Twitter’s growth is continuing at last year’s super-linear rate. The number of unique visitors using Twitter has grown from 40 Million in May of 2009 to over 80 Million in May of this year.
Lawyers holding on to the belief that Twitter is not a powerful professional and business development tool are misguided. Twitter is ubiquitous among the influencers of your clients and prospective clients — bloggers, publishers, reporters, association leaders, and conference coordinators.
And though it doesn’t matter if your clients ever use Twitter for Twitter use to lead to business development success, Lawyers will find innovative clients and prospective clients among regular Twitter users — executives, in-house counsel, venture capitalists, and local business people.
Lawyers can use Twitter in multiple ways (I’m missing many).
- Share news of interest with your target audience (clients, prospective clients, referral sources, and the influencers of those three). Read how lawyers can serve as an intelligent agent on Twitter.
- Following leaders in the law, media, academia, business, and finance on Twitter is tremendous for professional development. I was told to follow advance sheets and bar publications when I began practicing. Twitter gives you better info in a more timely fashion. Social media and the Internet are not all about marketing, they’re powerful learning tools for lawyers looking to get better at what they do.
- Building relationships with clients, prospective clients, and their influencers. Sharing what you’re learning from news and commentary in blogs and mainstream media and re-sharing what influencers are sharing on Twitter reinforces your client’s belief that you’re the right lawyer and builds an intimate relationship between you and people you may have never met.
- Builds trust. People who follow what you share on Twitter and those who see what you share because it is re-tweeted view you as a trusted news source. It’s a small step from being trusted for legal insight and commentary to being called when someone has a legal need, a reporter needs to talk to an expert, or a conference coordinator is looking for a speaker.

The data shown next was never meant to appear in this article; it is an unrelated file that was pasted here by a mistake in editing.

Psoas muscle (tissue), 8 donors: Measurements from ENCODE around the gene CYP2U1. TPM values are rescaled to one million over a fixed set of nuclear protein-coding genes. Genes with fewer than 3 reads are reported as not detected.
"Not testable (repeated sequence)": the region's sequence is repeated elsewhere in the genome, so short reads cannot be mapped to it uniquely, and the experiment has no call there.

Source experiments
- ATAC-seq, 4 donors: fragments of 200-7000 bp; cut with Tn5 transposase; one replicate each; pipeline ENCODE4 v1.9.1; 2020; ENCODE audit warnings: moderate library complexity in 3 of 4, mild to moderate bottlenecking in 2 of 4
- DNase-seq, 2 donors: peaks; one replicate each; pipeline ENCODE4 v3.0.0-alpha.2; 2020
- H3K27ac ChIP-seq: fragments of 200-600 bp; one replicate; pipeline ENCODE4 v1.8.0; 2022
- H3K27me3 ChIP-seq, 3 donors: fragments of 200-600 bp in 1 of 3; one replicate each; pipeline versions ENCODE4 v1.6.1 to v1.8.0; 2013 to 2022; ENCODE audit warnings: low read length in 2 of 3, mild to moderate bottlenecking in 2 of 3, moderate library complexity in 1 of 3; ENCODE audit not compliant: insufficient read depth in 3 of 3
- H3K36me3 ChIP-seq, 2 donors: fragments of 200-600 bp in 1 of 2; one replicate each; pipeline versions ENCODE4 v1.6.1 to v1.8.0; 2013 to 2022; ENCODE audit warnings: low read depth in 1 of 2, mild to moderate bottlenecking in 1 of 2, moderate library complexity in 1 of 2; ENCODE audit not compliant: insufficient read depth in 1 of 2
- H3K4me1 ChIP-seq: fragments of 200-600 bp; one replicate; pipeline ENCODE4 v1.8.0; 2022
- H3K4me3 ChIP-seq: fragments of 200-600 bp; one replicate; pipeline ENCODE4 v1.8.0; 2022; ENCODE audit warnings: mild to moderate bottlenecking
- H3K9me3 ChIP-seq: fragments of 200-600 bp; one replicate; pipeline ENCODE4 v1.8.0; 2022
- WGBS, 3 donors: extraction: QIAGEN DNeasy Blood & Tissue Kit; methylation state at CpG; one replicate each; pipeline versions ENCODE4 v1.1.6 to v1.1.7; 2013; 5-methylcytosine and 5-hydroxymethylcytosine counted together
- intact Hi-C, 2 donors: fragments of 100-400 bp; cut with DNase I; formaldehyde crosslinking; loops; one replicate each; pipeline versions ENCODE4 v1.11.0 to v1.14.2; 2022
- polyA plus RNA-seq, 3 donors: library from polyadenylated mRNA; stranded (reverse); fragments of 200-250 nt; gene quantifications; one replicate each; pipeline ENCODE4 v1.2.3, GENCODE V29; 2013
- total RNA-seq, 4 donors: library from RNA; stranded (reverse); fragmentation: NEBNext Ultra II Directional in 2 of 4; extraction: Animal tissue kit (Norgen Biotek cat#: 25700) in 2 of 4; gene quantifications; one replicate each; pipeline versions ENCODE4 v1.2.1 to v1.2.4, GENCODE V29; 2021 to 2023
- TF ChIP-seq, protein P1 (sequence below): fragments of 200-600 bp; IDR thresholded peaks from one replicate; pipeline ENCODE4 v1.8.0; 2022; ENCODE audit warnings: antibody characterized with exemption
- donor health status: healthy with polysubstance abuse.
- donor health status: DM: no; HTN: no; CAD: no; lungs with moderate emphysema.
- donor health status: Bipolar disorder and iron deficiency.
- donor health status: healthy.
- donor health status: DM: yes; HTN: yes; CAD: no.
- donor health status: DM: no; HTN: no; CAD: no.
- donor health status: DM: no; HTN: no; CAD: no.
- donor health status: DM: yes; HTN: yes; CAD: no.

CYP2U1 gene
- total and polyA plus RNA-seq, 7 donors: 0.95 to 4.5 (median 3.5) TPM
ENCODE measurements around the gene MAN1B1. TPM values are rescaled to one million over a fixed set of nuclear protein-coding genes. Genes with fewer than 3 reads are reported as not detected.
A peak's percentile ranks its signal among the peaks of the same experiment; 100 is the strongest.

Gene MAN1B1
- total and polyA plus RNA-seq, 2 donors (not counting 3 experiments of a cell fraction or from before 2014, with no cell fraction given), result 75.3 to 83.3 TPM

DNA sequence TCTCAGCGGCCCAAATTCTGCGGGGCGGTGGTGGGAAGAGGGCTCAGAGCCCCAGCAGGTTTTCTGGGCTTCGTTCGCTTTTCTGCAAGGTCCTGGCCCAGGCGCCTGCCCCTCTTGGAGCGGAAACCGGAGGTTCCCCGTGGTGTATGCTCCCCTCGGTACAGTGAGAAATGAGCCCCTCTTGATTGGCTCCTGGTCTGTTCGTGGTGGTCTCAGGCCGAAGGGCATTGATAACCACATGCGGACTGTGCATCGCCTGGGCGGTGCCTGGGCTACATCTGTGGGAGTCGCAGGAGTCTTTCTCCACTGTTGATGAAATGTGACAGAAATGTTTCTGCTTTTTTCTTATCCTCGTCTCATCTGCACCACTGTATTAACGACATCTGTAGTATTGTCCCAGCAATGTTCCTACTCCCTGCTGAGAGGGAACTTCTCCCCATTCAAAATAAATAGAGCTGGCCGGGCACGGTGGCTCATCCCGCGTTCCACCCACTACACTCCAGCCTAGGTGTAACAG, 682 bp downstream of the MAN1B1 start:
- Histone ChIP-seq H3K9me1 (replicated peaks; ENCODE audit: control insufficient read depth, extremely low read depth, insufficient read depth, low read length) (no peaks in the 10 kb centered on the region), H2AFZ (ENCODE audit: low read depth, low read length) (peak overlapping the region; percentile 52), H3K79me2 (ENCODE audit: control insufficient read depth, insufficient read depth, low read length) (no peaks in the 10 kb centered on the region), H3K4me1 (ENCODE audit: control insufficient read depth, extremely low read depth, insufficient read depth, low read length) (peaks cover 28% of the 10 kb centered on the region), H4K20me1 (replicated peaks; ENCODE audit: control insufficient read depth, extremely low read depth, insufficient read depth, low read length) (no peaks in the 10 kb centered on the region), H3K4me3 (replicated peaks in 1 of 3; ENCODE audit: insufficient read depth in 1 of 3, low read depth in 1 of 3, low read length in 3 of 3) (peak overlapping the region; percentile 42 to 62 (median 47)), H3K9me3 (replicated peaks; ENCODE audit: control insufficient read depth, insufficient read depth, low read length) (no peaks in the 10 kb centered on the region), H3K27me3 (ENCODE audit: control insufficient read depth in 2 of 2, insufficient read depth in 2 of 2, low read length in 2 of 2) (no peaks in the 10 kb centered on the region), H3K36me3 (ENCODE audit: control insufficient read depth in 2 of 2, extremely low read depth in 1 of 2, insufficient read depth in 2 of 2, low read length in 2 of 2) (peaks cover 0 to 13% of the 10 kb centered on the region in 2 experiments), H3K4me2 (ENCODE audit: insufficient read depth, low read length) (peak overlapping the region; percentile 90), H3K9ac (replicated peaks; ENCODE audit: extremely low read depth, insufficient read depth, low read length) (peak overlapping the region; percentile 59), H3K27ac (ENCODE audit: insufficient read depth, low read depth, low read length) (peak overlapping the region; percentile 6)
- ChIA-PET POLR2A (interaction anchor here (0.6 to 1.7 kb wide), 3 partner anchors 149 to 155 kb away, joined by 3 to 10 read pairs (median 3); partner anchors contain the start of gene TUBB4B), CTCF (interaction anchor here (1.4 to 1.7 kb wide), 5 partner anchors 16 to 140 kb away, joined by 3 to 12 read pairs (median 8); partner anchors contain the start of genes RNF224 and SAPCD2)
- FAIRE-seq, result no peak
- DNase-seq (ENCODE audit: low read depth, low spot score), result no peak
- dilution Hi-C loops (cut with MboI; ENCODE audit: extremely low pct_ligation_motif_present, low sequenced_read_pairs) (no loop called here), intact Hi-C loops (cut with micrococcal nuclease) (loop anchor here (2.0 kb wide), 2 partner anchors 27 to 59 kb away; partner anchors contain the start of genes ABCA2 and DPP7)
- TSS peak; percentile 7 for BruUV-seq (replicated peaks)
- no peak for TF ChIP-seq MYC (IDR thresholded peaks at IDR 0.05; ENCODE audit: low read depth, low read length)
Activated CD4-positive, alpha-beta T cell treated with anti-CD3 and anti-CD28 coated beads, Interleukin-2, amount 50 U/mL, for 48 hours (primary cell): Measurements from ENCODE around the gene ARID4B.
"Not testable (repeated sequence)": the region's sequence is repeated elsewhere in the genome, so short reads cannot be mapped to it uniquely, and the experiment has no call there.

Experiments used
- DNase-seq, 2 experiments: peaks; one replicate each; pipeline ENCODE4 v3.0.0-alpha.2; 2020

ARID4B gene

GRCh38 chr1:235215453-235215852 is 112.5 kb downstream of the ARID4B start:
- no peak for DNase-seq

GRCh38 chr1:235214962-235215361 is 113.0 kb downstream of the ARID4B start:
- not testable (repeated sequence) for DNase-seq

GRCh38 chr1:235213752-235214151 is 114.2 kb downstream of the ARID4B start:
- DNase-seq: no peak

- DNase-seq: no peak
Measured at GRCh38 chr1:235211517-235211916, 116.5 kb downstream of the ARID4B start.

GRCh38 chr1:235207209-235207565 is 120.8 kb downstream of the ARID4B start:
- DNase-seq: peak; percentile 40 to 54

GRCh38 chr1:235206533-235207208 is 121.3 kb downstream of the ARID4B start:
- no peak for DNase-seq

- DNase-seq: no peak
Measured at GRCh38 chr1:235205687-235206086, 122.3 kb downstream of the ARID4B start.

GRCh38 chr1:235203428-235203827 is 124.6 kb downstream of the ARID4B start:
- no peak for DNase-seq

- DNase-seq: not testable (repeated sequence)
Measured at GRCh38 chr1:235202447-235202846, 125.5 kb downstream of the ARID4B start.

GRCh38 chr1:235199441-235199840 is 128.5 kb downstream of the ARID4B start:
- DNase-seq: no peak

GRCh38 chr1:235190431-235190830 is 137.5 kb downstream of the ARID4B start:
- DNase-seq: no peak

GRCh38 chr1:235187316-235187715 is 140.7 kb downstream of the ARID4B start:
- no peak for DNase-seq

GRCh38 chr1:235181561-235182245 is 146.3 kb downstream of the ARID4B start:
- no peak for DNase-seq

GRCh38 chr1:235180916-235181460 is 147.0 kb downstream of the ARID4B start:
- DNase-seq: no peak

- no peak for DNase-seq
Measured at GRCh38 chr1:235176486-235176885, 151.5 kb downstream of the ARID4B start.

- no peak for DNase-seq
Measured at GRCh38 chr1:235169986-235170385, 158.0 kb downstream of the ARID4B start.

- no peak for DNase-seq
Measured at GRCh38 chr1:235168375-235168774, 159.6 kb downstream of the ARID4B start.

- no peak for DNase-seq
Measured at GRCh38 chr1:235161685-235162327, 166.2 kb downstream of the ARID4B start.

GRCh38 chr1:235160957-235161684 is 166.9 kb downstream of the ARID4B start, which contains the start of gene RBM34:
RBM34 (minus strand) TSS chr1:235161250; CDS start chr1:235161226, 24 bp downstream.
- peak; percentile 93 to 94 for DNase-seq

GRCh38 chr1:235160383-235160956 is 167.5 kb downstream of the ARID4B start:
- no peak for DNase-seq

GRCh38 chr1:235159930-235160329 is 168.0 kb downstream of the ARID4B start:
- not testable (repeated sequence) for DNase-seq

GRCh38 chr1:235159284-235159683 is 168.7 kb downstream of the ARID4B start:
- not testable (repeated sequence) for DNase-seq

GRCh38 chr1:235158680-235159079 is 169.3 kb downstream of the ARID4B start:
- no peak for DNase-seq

- Building a network to call upon. There’s no way I could have found five or six social media policies in 15 minutes while sitting in a coffee shop in Rockefeller Center without asking my Twitter network.
Larry Bodine recently blogged that Twitter may be unlikely to go ‘mass market’ as only 7% of people use Twitter. If his point was that Twitter does not offer significant business development value for lawyers and law firms, he’s misguided.
Lawyers and law firms have spent billions of dollars in public relations and business development efforts to reach a select group of people — often influencers.
No one found it alarming that only a fraction of a percent of the public had AP subscriptions, had a printing press, or put on Industry conferences. You built relationships with the people who did as they helped build the reputation of you and your firm.
I’d be more apt to follow the counsel of Betsy Munnell, a large firm attorney of 25 years and now business development coach. Munnell explained why a senior lawyer ought to use Twitter, including how Twitter’s unsurpassed as learning tool.
…Twitter is an unparalleled filter for the massive, unwieldy worldwide web, vastly superior to Google Alerts, blog composites and the like. So I get all my news, and a lot of good ideas, off Hootsuite [Twitter web app] and the reliable links my super bright Twitter friends provide.
It’s easy as a lawyer to discount those things you don’t understand and have not used effectively. Don’t do it to Twitter, it’ll be your loss.